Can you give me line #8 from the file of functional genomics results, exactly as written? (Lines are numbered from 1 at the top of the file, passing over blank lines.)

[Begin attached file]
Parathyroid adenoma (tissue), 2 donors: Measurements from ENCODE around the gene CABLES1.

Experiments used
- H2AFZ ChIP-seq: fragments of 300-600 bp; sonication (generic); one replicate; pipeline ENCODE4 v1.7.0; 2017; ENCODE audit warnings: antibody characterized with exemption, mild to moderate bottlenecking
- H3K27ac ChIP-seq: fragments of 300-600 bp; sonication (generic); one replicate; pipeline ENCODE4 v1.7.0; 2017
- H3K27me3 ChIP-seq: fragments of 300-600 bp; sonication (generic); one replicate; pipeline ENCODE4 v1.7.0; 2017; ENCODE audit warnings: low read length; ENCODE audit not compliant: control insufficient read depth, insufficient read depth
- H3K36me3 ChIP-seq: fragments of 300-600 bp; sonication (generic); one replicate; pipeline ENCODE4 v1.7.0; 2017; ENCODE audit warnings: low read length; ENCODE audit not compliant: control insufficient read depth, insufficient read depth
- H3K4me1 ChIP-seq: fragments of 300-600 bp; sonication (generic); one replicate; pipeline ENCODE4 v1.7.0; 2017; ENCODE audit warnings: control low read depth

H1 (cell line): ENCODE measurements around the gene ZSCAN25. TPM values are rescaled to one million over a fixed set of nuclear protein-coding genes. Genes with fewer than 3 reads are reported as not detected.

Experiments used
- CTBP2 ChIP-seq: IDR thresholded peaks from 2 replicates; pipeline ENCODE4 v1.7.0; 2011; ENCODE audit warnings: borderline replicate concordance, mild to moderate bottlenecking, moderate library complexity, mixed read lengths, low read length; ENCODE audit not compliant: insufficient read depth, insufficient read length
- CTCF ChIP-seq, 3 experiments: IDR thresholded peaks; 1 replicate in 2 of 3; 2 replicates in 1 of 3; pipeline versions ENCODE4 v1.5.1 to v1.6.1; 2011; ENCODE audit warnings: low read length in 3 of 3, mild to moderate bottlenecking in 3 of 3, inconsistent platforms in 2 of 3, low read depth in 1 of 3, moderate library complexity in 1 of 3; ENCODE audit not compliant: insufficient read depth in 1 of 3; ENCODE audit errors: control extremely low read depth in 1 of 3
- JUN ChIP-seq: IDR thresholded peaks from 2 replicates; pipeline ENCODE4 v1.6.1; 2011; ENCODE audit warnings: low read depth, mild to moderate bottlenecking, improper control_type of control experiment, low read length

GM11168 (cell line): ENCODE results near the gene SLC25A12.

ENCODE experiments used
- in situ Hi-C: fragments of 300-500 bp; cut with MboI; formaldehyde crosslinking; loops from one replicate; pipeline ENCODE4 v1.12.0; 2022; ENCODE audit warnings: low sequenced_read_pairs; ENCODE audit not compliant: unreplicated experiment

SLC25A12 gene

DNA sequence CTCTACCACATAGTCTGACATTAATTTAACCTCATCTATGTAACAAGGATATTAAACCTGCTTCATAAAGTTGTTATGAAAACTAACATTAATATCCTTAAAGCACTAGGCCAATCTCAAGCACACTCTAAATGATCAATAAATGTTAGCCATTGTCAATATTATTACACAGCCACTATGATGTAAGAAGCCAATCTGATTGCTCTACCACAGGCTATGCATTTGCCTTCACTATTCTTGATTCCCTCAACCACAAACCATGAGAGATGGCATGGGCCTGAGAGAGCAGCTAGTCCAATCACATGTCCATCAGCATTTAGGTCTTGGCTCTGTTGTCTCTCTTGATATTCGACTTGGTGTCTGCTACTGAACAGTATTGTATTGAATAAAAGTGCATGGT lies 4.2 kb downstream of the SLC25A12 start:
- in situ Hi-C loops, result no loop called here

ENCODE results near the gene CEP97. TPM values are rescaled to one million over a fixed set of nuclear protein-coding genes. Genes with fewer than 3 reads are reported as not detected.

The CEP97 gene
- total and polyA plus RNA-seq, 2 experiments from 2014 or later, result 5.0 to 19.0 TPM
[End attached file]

H1 (cell line): ENCODE measurements around the gene ZSCAN25. TPM values are rescaled to one million over a fixed set of nuclear protein-coding genes. Genes with fewer than 3 reads are reported as not detected.